Owner finance a home that I cashed out on

4 Replies

BP

I just cashed out on a property for 75 percent with 8 percent interest and a 7 year bubble . This home has been on the market for 5 months and I invested more than I should of into it with remodel. I have someone that wants me to owner finance, he is an attorney.

Should I owner finance if I have cashed out ? So I can just hold the note on it ?

Owner financing usually only works easily if you own the property free and clear. The lender might not be OK with you selling the property but keeping the loan and call the loan due immediately. The buyer might not be OK with accepting a 2nd mortgage when you already have a primary mortgage secured with the property for 75% of total current value. buyer won't get anything if you defaulted on your note and ultimately the first lender would likely get the property. that's high risk for a buyer unless you paid off the loan in full prior to owner financing.

 It is a a private lender that cashed me out but I agree. I would rather get a buyer who can get their own loan.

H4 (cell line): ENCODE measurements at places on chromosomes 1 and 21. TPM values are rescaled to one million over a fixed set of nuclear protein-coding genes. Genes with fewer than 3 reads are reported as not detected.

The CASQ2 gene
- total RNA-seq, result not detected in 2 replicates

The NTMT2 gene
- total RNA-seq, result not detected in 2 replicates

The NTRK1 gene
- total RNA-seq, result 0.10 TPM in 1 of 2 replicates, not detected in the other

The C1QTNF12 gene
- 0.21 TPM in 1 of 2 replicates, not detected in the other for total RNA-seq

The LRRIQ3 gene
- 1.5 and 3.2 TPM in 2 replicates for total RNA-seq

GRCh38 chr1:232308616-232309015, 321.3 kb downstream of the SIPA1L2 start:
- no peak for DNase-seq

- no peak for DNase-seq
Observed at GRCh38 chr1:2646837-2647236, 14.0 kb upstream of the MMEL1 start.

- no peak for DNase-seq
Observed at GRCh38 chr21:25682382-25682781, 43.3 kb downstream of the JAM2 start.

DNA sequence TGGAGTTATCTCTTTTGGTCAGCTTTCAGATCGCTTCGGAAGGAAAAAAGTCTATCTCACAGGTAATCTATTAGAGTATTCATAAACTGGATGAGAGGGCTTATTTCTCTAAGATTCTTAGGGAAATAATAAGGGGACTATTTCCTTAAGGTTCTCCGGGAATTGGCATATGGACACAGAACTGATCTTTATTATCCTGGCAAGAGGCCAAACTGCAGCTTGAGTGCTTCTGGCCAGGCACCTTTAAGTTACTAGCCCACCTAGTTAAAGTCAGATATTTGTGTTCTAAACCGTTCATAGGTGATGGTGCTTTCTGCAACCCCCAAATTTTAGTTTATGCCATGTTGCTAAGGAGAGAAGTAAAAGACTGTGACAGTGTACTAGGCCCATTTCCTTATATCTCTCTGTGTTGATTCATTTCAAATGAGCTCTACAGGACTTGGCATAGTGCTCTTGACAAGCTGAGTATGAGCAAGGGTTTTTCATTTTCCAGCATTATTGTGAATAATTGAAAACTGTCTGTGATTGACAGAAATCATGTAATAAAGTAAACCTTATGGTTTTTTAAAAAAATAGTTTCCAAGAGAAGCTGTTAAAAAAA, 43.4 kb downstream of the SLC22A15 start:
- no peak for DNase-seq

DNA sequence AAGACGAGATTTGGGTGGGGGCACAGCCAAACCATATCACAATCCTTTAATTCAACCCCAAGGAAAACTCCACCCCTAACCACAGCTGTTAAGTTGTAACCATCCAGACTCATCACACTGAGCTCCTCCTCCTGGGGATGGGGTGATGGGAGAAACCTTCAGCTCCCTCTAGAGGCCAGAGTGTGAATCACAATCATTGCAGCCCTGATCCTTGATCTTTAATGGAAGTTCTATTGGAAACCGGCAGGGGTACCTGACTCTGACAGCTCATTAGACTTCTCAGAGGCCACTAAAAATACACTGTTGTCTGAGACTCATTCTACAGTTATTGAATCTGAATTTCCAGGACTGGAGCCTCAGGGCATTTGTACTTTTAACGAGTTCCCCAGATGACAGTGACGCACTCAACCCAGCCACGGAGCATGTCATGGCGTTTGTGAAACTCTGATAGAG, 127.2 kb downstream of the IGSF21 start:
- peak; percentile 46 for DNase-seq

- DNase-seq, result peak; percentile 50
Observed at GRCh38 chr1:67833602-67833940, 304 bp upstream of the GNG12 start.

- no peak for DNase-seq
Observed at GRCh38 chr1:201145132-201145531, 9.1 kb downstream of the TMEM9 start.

@Account Closed  

I've seen this done as real estate contract with the services of an escrow company.  

You enter into a contract with the buyer which is much like a mortgage but you are the bank.  The agreement has some additional clauses, including language that requires the buyers payments to go to an escrow account and requires the funds the buyer pays to be used to pay your mortgage.  This protects the buyer against the possibility that you stop paying on your mortgage, since your bank has a lien on his/her home.

When you sign the contract with the buyer, the buyer gets the deed to the house.  But he also signs a warrantee deeding the property back to you. That warrantee deed is held by the escrow company.  In the case that the buyer is late in his payments by X days, the contract directs the escrow company to give you the deed, effectively giving you the property back.  That protects you somewhat in the case the buyer stops making payments.  You still have to evict, which will be costly.  People who do this see low default rate, but they also vet their buyers.

This arrangement only works if the buyers payments cover your mortgage.  Since your rate is high, you have to get a high rate from the buyer.  That may work but it will lower the sales price of the home. 

And since you don't want to do this for very long, you want your real estate contract to balloon in a reasonable period.

Katherine,

thanks for the info, that was my intent if I owner finance this potential buyer. I would prefer a buyer that has a conv or cash.  I also  might pass this offer up, unless he accepts 10 percent interest  with 12 percent down.

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